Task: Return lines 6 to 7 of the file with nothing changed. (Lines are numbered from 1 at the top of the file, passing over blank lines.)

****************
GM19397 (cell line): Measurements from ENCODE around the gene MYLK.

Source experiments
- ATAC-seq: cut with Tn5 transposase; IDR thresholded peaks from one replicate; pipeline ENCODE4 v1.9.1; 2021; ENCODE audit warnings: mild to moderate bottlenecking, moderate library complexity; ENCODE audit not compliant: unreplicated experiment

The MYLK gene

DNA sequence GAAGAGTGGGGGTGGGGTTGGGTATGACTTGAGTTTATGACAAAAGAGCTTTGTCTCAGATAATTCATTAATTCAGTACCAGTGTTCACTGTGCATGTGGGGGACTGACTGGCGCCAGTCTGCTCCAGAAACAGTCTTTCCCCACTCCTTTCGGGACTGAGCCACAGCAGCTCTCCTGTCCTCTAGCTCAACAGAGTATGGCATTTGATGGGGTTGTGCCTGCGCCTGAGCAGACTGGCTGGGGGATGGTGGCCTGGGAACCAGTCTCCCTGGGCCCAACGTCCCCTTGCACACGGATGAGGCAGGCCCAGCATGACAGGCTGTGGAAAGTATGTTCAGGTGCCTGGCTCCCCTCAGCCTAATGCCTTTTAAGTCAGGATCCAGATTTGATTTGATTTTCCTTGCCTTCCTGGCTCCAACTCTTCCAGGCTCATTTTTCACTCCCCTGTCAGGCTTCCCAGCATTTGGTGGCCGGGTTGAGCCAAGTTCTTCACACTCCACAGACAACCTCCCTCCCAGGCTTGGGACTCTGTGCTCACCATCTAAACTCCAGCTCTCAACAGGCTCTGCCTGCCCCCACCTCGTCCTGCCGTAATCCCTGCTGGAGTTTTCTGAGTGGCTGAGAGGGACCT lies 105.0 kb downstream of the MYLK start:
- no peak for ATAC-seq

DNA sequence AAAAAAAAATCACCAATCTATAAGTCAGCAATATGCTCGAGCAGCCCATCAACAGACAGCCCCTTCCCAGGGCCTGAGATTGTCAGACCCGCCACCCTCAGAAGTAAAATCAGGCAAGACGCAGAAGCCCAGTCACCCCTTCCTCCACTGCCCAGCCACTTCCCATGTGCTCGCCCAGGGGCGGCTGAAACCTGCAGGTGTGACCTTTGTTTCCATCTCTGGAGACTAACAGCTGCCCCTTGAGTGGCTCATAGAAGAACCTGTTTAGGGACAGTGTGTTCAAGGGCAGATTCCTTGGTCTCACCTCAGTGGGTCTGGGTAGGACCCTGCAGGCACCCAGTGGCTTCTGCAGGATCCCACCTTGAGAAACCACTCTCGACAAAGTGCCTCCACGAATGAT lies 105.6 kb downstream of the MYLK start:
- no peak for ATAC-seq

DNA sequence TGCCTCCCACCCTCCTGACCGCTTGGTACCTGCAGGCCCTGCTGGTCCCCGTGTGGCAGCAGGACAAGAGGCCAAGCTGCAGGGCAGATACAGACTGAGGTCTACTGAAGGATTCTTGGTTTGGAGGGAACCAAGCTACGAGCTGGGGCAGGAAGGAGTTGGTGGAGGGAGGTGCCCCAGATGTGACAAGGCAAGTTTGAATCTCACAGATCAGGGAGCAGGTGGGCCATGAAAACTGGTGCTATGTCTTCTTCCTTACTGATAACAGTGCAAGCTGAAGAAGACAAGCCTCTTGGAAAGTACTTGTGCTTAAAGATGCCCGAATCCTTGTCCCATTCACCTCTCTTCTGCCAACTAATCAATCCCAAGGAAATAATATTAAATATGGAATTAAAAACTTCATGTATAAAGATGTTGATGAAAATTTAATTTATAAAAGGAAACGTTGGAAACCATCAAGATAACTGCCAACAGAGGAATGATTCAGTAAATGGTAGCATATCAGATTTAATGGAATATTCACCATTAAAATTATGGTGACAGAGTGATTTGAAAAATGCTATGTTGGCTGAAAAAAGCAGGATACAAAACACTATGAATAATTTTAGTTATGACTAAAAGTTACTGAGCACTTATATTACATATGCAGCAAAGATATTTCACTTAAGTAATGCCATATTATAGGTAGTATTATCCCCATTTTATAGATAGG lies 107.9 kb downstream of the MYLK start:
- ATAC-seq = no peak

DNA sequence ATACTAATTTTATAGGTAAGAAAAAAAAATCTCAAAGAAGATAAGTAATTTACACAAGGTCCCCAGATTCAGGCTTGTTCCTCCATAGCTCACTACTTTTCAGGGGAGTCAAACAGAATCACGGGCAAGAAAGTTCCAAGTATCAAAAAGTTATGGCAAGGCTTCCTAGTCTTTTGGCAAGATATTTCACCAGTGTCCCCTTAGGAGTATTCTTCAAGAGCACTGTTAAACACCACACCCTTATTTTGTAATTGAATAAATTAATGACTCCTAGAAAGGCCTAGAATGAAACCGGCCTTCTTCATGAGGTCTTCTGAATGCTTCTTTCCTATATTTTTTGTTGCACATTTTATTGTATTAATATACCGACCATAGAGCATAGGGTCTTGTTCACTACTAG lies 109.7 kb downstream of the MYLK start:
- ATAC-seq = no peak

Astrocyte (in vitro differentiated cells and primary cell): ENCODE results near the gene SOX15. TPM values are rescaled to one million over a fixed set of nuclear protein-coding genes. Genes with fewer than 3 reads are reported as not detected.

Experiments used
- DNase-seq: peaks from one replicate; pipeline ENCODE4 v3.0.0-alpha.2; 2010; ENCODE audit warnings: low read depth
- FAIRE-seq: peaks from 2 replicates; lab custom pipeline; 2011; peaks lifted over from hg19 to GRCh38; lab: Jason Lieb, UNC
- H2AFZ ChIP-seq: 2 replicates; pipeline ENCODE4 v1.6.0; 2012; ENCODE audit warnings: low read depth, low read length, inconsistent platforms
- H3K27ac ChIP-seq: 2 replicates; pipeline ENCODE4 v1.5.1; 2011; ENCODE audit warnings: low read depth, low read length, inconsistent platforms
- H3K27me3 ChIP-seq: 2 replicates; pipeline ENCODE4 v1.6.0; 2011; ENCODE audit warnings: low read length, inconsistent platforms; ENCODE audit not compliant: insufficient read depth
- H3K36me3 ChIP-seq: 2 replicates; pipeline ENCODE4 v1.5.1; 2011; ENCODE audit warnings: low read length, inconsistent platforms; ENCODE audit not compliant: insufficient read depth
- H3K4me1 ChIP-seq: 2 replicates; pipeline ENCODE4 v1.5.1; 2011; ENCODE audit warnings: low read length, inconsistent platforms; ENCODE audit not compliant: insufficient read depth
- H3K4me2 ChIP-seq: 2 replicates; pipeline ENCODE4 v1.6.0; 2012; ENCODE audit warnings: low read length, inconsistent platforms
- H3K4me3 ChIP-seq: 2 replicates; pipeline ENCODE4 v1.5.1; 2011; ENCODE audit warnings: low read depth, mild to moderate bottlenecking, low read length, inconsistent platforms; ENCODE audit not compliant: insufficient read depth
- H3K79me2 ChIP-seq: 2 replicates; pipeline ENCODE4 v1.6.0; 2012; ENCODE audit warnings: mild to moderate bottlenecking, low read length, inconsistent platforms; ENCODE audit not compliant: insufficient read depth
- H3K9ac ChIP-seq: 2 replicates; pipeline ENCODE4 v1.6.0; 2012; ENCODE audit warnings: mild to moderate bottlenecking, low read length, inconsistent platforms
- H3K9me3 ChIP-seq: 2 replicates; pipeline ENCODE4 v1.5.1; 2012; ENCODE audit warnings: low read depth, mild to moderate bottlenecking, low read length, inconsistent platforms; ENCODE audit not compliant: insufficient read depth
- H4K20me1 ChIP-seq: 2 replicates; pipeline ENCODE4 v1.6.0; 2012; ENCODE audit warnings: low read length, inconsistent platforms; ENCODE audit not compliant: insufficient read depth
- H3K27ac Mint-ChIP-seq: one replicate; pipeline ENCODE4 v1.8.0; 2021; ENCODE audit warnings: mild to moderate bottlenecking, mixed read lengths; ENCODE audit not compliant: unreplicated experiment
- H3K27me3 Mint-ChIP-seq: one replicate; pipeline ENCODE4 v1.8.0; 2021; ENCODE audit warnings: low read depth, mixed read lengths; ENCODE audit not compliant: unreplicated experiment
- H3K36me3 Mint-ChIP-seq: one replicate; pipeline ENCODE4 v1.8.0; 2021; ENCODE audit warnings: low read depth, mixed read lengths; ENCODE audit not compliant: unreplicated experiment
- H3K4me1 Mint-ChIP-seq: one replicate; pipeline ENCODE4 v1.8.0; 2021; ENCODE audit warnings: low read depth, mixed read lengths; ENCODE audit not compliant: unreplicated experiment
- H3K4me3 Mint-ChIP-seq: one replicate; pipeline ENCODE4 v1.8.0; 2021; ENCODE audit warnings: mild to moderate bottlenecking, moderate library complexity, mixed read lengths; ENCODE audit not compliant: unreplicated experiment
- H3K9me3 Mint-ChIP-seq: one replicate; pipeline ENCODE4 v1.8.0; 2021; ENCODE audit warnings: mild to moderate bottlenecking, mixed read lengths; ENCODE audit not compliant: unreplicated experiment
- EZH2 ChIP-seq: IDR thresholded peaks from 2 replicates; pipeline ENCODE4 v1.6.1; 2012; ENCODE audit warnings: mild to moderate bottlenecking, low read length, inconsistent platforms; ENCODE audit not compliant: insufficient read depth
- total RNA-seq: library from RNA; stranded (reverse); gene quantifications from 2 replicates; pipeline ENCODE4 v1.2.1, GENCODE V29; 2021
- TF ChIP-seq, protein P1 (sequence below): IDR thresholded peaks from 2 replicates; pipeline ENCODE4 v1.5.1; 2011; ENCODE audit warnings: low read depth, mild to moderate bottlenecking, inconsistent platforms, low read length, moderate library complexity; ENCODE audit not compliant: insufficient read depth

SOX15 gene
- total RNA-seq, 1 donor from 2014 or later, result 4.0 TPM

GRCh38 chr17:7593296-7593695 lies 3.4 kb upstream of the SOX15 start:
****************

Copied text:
- no peak for ATAC-seq

DNA sequence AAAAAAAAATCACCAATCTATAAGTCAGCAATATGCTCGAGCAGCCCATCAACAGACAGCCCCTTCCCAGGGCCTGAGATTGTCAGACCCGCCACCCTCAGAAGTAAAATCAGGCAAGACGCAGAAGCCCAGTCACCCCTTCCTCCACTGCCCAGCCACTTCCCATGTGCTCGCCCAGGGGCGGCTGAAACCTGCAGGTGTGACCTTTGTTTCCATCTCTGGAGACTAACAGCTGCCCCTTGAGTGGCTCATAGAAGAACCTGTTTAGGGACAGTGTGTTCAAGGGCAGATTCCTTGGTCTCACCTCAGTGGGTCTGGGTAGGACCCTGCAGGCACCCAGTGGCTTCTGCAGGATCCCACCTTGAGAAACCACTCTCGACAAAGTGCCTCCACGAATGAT lies 105.6 kb downstream of the MYLK start: